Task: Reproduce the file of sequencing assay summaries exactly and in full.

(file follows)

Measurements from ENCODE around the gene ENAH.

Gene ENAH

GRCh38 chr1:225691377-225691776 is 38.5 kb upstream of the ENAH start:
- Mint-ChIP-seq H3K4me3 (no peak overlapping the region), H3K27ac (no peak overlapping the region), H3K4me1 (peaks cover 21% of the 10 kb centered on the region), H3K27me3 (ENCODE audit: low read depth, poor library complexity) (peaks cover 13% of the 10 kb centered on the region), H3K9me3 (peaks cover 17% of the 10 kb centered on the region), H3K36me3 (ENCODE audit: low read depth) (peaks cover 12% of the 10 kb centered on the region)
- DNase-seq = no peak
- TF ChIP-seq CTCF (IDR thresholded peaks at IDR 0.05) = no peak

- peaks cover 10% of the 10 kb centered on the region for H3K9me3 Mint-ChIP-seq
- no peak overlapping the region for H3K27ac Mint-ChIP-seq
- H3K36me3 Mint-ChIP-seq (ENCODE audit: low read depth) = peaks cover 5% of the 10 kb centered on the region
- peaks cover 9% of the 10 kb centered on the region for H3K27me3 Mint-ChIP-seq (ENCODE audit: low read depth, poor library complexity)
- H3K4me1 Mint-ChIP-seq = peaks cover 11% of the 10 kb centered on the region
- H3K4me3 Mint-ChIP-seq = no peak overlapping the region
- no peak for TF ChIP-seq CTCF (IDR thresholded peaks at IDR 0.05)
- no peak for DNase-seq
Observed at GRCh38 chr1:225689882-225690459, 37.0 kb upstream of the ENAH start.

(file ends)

Measurements from ENCODE around the gene ENAH.

Gene ENAH

GRCh38 chr1:225691377-225691776 is 38.5 kb upstream of the ENAH start:
- Mint-ChIP-seq H3K4me3 (no peak overlapping the region), H3K27ac (no peak overlapping the region), H3K4me1 (peaks cover 21% of the 10 kb centered on the region), H3K27me3 (ENCODE audit: low read depth, poor library complexity) (peaks cover 13% of the 10 kb centered on the region), H3K9me3 (peaks cover 17% of the 10 kb centered on the region), H3K36me3 (ENCODE audit: low read depth) (peaks cover 12% of the 10 kb centered on the region)
- DNase-seq = no peak
- TF ChIP-seq CTCF (IDR thresholded peaks at IDR 0.05) = no peak

- peaks cover 10% of the 10 kb centered on the region for H3K9me3 Mint-ChIP-seq
- no peak overlapping the region for H3K27ac Mint-ChIP-seq
- H3K36me3 Mint-ChIP-seq (ENCODE audit: low read depth) = peaks cover 5% of the 10 kb centered on the region
- peaks cover 9% of the 10 kb centered on the region for H3K27me3 Mint-ChIP-seq (ENCODE audit: low read depth, poor library complexity)
- H3K4me1 Mint-ChIP-seq = peaks cover 11% of the 10 kb centered on the region
- H3K4me3 Mint-ChIP-seq = no peak overlapping the region
- no peak for TF ChIP-seq CTCF (IDR thresholded peaks at IDR 0.05)
- no peak for DNase-seq
Observed at GRCh38 chr1:225689882-225690459, 37.0 kb upstream of the ENAH start.